How to Avoid Another Costly Mistake

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When President Obama signed the American Recovery and Reinvestment Act of 2009, aka the Stimulus bill, many Republicans and Independents were willing to give him the benefit of the doubt. The act approved over $800 billion of taxpayer money for supposedly “shovel-ready” projects across the country, in hopes of fending off a deeper recession. The President’s stated goal for his first legislative triumph was to lower unemployment to seven percent within a year.

Nearly two years later, we have seen unemployment remain at levels near ten percent, and Mr. Obama’s claim that hundreds of thousands of jobs were saved by the Stimulus, seems to ignore the fact that there has been a net loss of millions of jobs since the Stimulus bill was passed. Just this month the unemployment rate crept up to 9.6%, almost the same as where it was over a year ago.

In addition to the ineffectiveness of the bill, there was an unacceptable level of wasteful spending of taxpayer dollars. Senators John McCain (R-AZ) and Tom Coburn (R-OK) recently released a report detailing projects that clearly had no chance of saving or creating jobs. According to the report, some of the projects included in the 2009 Stimulus bill were:

  • Half a million dollars to replace windows at an Oregon visitor center that is closed.
  • $2 million for researchers to study exotic ants in the Far East.
  • $296,000 for a study on dog domestication.
  • $762,000 for an interactive choreography program at a university.
  • $89,000 to replace sidewalks in Oklahoma, even though they were just replaced five years ago.

The list goes on. The Stimulus bill, designed to create jobs, has done a markedly dismal job at reviving the American economy. So naturally, one would assume that the President and Democrats in Congress have learned from their mistake, and that they would seek to avoid such mistakes in the future by developing alternative solutions.

If you made such an assumption, brace yourself for some discomforting news. In the past week, the President has announced a new plan to get the economy back on track. The “new” plan’s peculiarity is twofold: the proposal of nearly $200 billion in federal economic spending is evidently just a slightly less expensive version of the original stimulus, and the administration has been unusually careful to avoid the word Stimulus when discussing the proposal. During his term, the President has made a point of avoiding terms that he feels are indicative of failure or blunders, most notably his official purging of the Bush-era term “ the War on Terror,” so it is reasonable to wonder why he is now avoiding a term that he previously claimed was a sign of success.

If President Obama’s second economic recovery bill passes, and turns out to be as fruitless as the first bill, the American taxpayer will have seen an unprecedented $1 trillion of their hard-earned money spent on a failed program. This is not to say that the government spending hasn’t saved any jobs, but it has overwhelmingly failed to achieve the objectives of both the President and the American people, many of whom remain jobless and hopeless. To put that $1 trillion number into proper context, the government spent $200 billion less on the Iraq War over a seven-year period, and FDR spent half that amount (adjusted for inflation) on his New Deal programs of the 1930s. What Mr. Obama has to grasp is that the enormous cost of his policy initiatives, such as the Stimulus and healthcare reform, is rapidly adding up, and it is deteriorating the confidence of investors as well as everyday consumers.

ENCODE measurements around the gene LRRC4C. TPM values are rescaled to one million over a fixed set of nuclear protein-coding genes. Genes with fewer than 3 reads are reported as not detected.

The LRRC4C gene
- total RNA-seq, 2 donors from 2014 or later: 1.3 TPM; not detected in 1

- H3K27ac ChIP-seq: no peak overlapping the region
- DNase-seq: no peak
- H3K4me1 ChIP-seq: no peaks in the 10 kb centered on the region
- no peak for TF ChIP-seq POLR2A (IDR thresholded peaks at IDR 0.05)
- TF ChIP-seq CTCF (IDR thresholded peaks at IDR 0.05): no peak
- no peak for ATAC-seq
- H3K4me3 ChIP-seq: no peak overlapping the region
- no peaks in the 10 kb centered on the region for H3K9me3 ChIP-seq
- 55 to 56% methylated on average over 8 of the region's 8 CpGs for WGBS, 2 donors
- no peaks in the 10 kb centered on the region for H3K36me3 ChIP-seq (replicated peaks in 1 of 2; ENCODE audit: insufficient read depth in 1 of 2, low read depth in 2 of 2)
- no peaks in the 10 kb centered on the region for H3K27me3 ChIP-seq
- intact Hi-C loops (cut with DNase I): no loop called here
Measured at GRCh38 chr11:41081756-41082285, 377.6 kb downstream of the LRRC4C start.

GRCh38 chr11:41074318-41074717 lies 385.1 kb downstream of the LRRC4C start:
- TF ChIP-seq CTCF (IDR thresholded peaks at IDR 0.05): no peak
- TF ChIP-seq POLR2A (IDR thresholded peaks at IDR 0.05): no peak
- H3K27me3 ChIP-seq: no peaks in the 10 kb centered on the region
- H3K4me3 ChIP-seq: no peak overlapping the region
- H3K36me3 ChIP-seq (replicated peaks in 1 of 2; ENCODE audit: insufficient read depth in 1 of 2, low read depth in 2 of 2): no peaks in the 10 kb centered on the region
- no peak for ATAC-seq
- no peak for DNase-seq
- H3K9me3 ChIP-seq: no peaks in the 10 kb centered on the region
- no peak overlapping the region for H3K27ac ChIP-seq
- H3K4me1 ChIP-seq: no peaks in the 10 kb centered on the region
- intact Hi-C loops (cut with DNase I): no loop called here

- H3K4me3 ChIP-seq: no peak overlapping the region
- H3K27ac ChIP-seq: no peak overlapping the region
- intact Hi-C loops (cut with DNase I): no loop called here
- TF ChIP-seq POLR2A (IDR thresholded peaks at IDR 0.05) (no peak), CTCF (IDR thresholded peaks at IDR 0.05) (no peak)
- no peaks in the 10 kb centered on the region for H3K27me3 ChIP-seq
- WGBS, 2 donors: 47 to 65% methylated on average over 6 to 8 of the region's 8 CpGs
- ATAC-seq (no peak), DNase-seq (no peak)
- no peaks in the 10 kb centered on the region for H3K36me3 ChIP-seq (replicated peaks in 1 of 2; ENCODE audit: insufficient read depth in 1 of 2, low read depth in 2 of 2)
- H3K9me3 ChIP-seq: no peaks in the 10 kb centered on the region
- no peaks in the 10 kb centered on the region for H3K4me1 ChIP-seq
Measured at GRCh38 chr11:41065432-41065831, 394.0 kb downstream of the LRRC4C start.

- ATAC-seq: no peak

For once, America should follow the lead of Europe, which is by and large coming to the realization that austerity measures are the best way to revive a beleaguered economy. The U.K., like the U.S., already attempted the Keynesian method of spending their way out of the recession, and it failed. The increased spending in both the U.S. and U.K. not only fell drastically short of job creation goals, it also caused potential investors to hold on to their money, instead of lending it to financial institutions, the government, businesses, and ordinary citizens. Both economies received a short burst of financial activity after their respective stimulus bills, but they became stagnant after continued reports of government overspending painted a gloomy picture of negligence and naïveté.

This inactivity must be addressed before the government spends more billions of dollars on programs that have not been proven to work. Britain has wisely decided that the best way to restore confidence, and subsequently lending, is by showing that the government can live within its means, because after all, who wants to lend money to an entity that is backed by reckless spending?

America’s economy is on the brink of a double-dip recession, and now that the Obama administration has shaken the confidence of citizens and investors alike, we must make certain that the next hundred billion dollars we spend is not the straw which breaks the camel’s back. The American people have been forced to live within their means because of this recession, and the government should be held to the same standard.

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